Plaintiff alleges that he was unable to meet filing deadlines in his lawsuits because he was not given sufficient access to his legal materials and the law library. Defendant Vela-Lopez interfered with his access to the courts because she denied Plaintiff sufficient law library access and refused to give Plaintiff sufficient access to his legal materials. Defendants Jones and Hicinbothem interfered with Plaintiff's access to the courts because Plaintiff attempted to gain access to the law library through the inmate grievance process but his requests were denied by Defendants Jones and Hicinbothem. Defendant Adams interfered with his access to the courts because he instituted a budgetary policy that allocated insufficient funds to the prison's law library, resulting in the prison's law library being insufficient to meet the needs of all the prisoners at CSP-Corcoran. As a result, Plaintiff was unable to meet his filing deadlines. Therefore, Plaintiff states a cognizable claim for interfering with his right of access to the courts against Defendants Vela-Lopez, Jones, Hicinbothem, and Adams.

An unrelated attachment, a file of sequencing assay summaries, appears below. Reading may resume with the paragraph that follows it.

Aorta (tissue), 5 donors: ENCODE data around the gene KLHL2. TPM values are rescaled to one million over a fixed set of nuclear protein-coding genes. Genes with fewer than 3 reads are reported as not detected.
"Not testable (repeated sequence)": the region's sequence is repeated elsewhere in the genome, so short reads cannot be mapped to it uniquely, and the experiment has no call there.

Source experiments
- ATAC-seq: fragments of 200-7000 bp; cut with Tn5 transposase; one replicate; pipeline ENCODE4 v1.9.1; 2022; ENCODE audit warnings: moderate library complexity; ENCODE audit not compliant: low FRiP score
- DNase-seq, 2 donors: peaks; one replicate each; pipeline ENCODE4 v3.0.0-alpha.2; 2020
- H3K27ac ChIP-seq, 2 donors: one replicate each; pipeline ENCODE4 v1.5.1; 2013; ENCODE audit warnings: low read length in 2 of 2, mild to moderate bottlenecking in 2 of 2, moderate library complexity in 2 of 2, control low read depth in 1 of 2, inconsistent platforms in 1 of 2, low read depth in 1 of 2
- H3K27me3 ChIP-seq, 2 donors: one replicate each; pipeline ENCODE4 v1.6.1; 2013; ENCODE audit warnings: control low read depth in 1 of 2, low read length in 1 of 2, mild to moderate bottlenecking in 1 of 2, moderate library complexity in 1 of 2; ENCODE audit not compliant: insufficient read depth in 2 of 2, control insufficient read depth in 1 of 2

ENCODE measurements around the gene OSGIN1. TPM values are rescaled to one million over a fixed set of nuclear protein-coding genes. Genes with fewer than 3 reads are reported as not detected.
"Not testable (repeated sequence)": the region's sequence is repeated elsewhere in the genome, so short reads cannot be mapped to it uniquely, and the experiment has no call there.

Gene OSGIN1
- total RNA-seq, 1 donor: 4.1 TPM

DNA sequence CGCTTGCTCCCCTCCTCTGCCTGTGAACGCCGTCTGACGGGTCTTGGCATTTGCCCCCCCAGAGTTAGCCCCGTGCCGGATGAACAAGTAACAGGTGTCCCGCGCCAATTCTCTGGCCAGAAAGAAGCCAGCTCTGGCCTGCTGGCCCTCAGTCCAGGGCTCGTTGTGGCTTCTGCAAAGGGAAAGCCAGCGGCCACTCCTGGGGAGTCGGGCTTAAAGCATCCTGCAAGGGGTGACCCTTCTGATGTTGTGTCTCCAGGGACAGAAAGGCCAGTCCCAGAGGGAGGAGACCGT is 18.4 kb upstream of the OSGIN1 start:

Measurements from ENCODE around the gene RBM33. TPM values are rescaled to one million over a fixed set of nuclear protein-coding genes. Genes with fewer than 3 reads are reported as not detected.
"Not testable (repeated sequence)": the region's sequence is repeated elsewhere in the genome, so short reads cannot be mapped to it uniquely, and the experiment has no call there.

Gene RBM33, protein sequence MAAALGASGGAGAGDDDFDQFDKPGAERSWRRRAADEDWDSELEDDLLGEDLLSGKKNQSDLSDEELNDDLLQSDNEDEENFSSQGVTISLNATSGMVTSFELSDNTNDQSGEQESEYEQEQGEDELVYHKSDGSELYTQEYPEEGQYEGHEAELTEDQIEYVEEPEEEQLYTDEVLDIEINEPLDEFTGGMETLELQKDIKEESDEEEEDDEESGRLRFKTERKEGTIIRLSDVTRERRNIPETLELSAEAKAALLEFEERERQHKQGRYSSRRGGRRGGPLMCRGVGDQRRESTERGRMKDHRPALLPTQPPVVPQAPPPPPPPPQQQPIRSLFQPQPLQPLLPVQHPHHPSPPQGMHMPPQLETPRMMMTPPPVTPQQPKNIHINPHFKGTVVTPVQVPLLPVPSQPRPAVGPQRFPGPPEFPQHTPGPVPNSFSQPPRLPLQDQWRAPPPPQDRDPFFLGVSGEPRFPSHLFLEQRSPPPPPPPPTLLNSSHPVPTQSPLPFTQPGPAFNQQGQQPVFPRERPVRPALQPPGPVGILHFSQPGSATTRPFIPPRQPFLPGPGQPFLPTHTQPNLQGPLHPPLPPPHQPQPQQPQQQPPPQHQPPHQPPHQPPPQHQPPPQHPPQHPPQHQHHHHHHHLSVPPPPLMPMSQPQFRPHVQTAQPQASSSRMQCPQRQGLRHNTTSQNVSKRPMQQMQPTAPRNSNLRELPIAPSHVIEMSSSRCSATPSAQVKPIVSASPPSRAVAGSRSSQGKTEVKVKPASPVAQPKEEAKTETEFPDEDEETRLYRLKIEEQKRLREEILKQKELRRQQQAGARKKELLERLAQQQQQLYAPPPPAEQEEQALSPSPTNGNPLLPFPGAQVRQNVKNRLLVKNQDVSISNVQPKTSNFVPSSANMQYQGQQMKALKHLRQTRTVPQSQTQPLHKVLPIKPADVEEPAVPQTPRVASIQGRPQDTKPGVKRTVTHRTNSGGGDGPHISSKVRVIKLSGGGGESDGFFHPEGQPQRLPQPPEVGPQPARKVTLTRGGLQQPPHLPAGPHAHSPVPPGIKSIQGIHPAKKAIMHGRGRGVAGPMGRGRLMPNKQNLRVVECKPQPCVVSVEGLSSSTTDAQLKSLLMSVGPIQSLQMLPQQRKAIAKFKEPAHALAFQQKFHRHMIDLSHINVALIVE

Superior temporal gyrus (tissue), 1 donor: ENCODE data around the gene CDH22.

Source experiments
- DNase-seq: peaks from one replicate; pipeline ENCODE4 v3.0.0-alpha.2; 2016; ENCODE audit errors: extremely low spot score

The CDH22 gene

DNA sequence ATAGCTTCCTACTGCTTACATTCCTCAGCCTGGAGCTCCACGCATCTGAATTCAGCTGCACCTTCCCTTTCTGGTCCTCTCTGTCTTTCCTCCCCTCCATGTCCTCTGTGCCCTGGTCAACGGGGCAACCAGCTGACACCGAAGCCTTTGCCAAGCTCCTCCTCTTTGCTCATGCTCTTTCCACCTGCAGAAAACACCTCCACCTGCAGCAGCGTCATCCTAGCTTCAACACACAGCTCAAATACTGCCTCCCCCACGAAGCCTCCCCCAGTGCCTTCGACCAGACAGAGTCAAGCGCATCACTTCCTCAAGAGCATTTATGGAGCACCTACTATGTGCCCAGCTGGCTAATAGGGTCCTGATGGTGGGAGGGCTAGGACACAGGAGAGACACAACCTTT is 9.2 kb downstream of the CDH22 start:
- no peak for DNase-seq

C. Due Process Claim